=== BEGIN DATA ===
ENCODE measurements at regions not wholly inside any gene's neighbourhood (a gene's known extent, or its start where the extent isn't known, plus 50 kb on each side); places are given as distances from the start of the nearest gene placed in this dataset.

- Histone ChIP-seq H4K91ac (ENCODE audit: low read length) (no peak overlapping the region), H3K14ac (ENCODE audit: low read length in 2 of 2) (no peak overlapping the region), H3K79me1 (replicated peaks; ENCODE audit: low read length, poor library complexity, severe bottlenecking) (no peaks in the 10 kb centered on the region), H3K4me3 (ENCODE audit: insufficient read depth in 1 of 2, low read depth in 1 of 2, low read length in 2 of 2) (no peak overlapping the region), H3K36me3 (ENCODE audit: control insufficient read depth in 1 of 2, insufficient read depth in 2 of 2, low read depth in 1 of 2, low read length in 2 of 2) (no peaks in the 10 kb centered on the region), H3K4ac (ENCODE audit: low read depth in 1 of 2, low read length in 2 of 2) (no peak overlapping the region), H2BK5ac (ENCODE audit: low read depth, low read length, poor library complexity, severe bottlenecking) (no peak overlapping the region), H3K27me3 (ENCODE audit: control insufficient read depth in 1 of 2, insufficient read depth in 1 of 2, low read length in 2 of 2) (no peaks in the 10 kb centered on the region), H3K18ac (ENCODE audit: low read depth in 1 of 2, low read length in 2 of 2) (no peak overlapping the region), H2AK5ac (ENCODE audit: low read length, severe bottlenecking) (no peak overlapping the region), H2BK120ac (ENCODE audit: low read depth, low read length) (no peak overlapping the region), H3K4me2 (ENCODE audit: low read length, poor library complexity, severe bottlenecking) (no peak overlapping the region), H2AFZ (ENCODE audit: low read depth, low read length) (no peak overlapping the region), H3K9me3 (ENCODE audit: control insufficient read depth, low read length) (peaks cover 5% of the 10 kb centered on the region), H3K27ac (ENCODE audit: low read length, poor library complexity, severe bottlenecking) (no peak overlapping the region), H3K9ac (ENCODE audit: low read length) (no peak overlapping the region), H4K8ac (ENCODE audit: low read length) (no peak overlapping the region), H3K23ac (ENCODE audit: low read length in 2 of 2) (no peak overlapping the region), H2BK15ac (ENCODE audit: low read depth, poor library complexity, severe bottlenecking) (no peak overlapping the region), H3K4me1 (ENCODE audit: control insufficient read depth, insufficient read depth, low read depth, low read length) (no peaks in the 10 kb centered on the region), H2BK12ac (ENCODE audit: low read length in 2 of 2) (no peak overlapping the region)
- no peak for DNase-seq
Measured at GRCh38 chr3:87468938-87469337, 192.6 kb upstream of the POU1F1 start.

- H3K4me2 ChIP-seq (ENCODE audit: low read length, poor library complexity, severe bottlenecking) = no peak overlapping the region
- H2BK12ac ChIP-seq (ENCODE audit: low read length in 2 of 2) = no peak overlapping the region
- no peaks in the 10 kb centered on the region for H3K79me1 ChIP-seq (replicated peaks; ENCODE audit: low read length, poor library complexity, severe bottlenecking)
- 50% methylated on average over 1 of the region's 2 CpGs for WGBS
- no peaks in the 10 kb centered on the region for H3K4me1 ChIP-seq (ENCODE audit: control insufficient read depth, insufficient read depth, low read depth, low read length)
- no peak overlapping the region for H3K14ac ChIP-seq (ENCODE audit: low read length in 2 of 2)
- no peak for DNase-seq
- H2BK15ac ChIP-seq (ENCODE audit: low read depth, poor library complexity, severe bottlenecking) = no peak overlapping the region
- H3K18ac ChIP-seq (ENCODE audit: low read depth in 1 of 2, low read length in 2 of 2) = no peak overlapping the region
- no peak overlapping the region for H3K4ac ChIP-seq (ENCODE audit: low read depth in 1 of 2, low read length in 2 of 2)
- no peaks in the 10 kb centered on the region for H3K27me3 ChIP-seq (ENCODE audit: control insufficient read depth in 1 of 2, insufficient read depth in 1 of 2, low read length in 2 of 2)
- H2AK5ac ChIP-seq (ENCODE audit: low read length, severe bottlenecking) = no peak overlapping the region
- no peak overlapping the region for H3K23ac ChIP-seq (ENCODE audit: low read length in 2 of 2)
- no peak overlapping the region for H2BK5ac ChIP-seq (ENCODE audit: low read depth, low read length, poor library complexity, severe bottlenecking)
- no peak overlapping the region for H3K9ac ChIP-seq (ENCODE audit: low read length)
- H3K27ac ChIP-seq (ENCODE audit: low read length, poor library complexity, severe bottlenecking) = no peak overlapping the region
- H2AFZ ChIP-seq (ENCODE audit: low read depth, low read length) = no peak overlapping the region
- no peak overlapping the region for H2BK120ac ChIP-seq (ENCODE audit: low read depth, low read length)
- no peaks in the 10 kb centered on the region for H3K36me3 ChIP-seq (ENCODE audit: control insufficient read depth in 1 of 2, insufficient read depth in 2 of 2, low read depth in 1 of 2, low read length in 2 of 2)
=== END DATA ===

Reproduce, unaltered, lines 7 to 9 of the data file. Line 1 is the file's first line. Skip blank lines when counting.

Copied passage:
- no peaks in the 10 kb centered on the region for H3K79me1 ChIP-seq (replicated peaks; ENCODE audit: low read length, poor library complexity, severe bottlenecking)
- 50% methylated on average over 1 of the region's 2 CpGs for WGBS
- no peaks in the 10 kb centered on the region for H3K4me1 ChIP-seq (ENCODE audit: control insufficient read depth, insufficient read depth, low read depth, low read length)